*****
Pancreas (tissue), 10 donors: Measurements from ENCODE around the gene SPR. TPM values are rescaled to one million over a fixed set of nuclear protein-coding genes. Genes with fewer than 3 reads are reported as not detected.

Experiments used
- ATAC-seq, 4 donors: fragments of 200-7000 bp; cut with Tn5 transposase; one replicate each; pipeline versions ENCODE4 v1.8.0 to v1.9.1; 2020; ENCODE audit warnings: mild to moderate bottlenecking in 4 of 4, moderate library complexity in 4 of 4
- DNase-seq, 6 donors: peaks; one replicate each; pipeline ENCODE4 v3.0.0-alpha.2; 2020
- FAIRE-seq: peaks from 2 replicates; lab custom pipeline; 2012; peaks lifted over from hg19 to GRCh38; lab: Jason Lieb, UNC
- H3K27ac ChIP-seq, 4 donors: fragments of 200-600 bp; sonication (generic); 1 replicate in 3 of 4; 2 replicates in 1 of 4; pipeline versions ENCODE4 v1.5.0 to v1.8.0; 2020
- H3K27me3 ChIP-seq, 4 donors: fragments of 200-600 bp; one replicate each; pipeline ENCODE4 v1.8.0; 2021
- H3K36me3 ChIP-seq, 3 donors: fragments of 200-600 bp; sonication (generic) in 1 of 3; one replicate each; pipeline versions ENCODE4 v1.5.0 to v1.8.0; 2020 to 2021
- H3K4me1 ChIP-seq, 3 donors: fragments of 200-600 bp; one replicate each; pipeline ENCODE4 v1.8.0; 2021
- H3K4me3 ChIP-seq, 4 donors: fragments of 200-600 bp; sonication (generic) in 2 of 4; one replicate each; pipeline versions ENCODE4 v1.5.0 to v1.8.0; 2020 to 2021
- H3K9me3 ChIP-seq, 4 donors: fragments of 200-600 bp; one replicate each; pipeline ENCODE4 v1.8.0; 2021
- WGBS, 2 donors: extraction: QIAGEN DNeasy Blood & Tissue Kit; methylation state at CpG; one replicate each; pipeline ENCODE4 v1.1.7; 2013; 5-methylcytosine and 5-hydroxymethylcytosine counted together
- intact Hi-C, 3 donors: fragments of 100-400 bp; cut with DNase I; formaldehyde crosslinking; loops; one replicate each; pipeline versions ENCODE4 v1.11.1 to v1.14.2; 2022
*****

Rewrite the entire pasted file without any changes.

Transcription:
Pancreas (tissue), 10 donors: Measurements from ENCODE around the gene SPR. TPM values are rescaled to one million over a fixed set of nuclear protein-coding genes. Genes with fewer than 3 reads are reported as not detected.

Experiments used
- ATAC-seq, 4 donors: fragments of 200-7000 bp; cut with Tn5 transposase; one replicate each; pipeline versions ENCODE4 v1.8.0 to v1.9.1; 2020; ENCODE audit warnings: mild to moderate bottlenecking in 4 of 4, moderate library complexity in 4 of 4
- DNase-seq, 6 donors: peaks; one replicate each; pipeline ENCODE4 v3.0.0-alpha.2; 2020
- FAIRE-seq: peaks from 2 replicates; lab custom pipeline; 2012; peaks lifted over from hg19 to GRCh38; lab: Jason Lieb, UNC
- H3K27ac ChIP-seq, 4 donors: fragments of 200-600 bp; sonication (generic); 1 replicate in 3 of 4; 2 replicates in 1 of 4; pipeline versions ENCODE4 v1.5.0 to v1.8.0; 2020
- H3K27me3 ChIP-seq, 4 donors: fragments of 200-600 bp; one replicate each; pipeline ENCODE4 v1.8.0; 2021
- H3K36me3 ChIP-seq, 3 donors: fragments of 200-600 bp; sonication (generic) in 1 of 3; one replicate each; pipeline versions ENCODE4 v1.5.0 to v1.8.0; 2020 to 2021
- H3K4me1 ChIP-seq, 3 donors: fragments of 200-600 bp; one replicate each; pipeline ENCODE4 v1.8.0; 2021
- H3K4me3 ChIP-seq, 4 donors: fragments of 200-600 bp; sonication (generic) in 2 of 4; one replicate each; pipeline versions ENCODE4 v1.5.0 to v1.8.0; 2020 to 2021
- H3K9me3 ChIP-seq, 4 donors: fragments of 200-600 bp; one replicate each; pipeline ENCODE4 v1.8.0; 2021
- WGBS, 2 donors: extraction: QIAGEN DNeasy Blood & Tissue Kit; methylation state at CpG; one replicate each; pipeline ENCODE4 v1.1.7; 2013; 5-methylcytosine and 5-hydroxymethylcytosine counted together
- intact Hi-C, 3 donors: fragments of 100-400 bp; cut with DNase I; formaldehyde crosslinking; loops; one replicate each; pipeline versions ENCODE4 v1.11.1 to v1.14.2; 2022